October 1960 - the dawn of the Travolator

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In 1960 weary commuters let a moving walkway take the strain as they made their way through Bank underground station

地下sta熟悉伦敦的银行tion will know that it is a warren of tunnels connecting travellers to the DLR and three underground lines, or five if you count Monument station to which Bank is connected.

The station is a gateway to large parts of London but moving through it can be an arduous task due to its size.

In October 1960, The Engineer reported on a solution to moving vast quantities of people using the Waterloo and City line at Bank, a connection between Waterloo main line station and London’s commercial district with the Bank of England at its centre.


At 1 mile 1,012 yards, the Waterloo and City line is London’s shortest underground route. In 1960 it was carrying over 40,000 passengers a day, most of whom were travelling in the morning and evening rush hours.

“It was obvious even before the war that more trains were needed in the rush hours, but although augmented services were possible from a railway operating point of view, the then existing means of passenger movement to and from street level at the Bank station were inadequate,” said The Engineer.

The rails at Bank are 59 feet below street level, and passengers made their way to and from the railway along a pedestrian tunnel 340 foot long and 13 foot wide, with an overall gradient of 1 in 7.4, the effective slope for pedestrians being reduced to 1 in 14 by five steps at 40 foot intervals.

Prior to WWII, it was proposed to install a three-way escalator to eliminate the long climb up the tunnel – known as ‘the drain’ to sardonic commuters - and Parliament approved the scheme.

The Engineer added that wartime and post-war capital restrictions prevented the scheme from materialising and when, in 1955, the matter was revived, the consulting engineers, Mott, Hay and Anderson (which became Mott McDonald), proposed a different solution.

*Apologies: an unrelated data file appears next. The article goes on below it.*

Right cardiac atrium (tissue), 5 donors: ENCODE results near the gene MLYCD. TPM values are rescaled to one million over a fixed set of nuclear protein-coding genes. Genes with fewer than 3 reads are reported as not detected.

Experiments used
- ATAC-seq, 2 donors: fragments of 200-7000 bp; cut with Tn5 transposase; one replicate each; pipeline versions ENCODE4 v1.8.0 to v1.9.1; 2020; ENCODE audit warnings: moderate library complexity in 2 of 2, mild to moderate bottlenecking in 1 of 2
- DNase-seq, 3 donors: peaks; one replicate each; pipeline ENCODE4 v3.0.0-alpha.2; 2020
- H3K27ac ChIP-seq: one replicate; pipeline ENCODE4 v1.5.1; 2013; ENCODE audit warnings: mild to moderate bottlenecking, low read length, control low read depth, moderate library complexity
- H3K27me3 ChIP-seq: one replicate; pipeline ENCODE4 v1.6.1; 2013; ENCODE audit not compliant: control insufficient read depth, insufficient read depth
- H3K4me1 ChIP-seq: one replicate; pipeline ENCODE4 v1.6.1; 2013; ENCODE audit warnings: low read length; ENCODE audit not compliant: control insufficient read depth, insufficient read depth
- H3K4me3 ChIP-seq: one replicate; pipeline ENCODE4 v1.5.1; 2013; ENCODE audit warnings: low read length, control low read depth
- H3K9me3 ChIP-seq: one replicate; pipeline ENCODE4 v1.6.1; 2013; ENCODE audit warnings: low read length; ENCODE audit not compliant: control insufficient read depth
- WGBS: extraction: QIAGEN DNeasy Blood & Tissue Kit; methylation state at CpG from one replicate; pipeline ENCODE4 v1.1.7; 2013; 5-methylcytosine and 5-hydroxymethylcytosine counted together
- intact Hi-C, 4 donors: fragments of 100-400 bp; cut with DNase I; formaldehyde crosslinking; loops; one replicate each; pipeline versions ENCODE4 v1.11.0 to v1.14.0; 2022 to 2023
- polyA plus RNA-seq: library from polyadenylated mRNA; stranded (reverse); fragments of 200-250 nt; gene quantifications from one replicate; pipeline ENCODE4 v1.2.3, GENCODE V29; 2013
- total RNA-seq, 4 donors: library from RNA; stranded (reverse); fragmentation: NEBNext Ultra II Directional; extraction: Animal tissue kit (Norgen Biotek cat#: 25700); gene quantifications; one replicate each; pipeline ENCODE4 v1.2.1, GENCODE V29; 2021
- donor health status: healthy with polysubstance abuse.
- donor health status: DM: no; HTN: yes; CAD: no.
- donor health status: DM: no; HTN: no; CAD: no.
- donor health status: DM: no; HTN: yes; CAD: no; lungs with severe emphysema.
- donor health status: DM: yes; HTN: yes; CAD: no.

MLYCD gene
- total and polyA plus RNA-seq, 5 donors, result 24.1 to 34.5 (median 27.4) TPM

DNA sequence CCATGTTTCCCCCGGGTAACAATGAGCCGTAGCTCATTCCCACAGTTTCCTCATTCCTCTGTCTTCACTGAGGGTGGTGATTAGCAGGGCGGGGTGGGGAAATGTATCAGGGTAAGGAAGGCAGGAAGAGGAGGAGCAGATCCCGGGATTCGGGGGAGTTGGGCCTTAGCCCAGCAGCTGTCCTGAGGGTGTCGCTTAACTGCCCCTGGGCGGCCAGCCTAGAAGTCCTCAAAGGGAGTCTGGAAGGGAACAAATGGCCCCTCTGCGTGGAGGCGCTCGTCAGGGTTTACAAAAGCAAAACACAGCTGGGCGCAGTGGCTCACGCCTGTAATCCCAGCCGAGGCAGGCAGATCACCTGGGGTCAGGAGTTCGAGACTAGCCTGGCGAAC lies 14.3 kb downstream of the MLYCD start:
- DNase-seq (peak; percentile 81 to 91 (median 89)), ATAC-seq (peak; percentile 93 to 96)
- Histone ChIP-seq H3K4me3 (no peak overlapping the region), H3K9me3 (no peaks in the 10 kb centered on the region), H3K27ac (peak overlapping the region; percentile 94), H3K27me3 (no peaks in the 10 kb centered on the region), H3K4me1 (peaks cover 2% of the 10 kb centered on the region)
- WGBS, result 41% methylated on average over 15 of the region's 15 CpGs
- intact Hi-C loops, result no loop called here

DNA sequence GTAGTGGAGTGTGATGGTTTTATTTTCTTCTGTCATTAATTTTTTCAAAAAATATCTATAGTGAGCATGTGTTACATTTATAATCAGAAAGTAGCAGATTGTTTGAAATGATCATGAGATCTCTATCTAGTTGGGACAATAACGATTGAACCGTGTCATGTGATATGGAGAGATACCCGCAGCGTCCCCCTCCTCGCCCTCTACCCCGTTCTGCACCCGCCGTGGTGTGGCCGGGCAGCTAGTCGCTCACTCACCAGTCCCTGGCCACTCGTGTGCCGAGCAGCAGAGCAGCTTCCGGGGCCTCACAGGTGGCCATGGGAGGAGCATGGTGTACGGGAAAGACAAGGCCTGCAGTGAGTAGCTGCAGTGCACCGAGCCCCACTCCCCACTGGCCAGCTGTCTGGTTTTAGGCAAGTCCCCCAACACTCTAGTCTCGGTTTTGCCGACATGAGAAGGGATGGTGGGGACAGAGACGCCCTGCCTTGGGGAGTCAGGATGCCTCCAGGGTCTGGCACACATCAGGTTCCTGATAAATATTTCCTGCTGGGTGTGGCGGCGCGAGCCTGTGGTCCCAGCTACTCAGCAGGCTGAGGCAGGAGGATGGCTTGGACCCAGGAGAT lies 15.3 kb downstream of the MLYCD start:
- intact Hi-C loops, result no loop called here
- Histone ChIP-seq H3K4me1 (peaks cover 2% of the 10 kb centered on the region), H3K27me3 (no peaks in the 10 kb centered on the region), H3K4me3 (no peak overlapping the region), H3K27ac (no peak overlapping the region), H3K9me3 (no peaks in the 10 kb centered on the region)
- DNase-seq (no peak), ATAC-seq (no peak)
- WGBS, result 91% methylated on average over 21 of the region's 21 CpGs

“This was adopted and is now in full operation,” said The Engineer. “The new scheme - using twin travelling pavements, or so-called ‘Trav-o-lators’ - offered numerous advantages over the orthodox escalator for this site. It carried passengers further than escalators could, the existing subway was retained, and the construction involved far less interference with existing underground installations. It was carried out also with less inconvenience to the travelling public.”

Otis Elevator’s Trav-o-lators were installed in a specially driven tunnel with a 16’ 6” internal diameter running approximately parallel with the existing subway. A machinery room and substation at the upper end of the tunnel housed the driving and control gear below the passenger access area. At the top end of the tunnel a new ticket office was built. At the lower end of the tunnel the station was modernised and access to the Trav-o-lators was improved.

The Engineer said: “For the greater part of its length the Trav-o-lator tunnel is, as stated, 16’ 6” diameter, but at the lower end it opens out to 19ft 6In for a distance of 52ft to accommodate the lower landing and return machinery. Beyond this point a further enlargement of I0ft in the diameter provides a circulating area for passengers arriving at the foot of the Trav-o-lators and from the existing subway.”

According to our report, work began with the closing of two short subways at the top leading to streets, and between these two entrances the civil engineering contractors Mitchell Brothers, Sons and Company (latterly Turmag, which folded in 2015), sank a shaft to the level of the Trav-o-lator tunnel.

“Progress was limited by the restricted access to the site, and the fact that much of the work had to be done at night to avoid interference with road traffic. In addition, only a fairly small labour force could be employed owing to the confined space,” said The Engineer.

一旦轴被击沉,导洞,8英尺diameter, was driven down the incline. Excavation was done at night, and the spoil had to be hoisted out and removed by lorry until the line of the existing railway tunnel was reached. It then became possible to take away the spoil in rail wagons, again working at night after the passenger service on the line had ceased. Spoil wagons were hauled by one of the passenger cars to the Waterloo end of the line, where they were hoisted some 40ft to main line rail level by the 30-ton lift used for normal railway maintenance, and taken away by surface locomotive for dumping. This route was also used later for taking in the contractor’s heavy materials and the main Trav-o-lator parts.

When the eight foot pilot tunnel had been driven, it was enlarged to the full 16’ 6” diameter, and cast-iron segmental linings, with lead caulked joints, were fixed in position.

While the tunnel was being enlarged, six new openings, each nine feet wide, were cut in the dividing walls between the station platform to facilitate the flow of passengers to and from the Trav-o-lators that were designed for a maximum linear speed of 180 feet per minute. At its maximum speed each Trav-o-lator had a theoretical carrying capacity of 16,200 passengers an hour.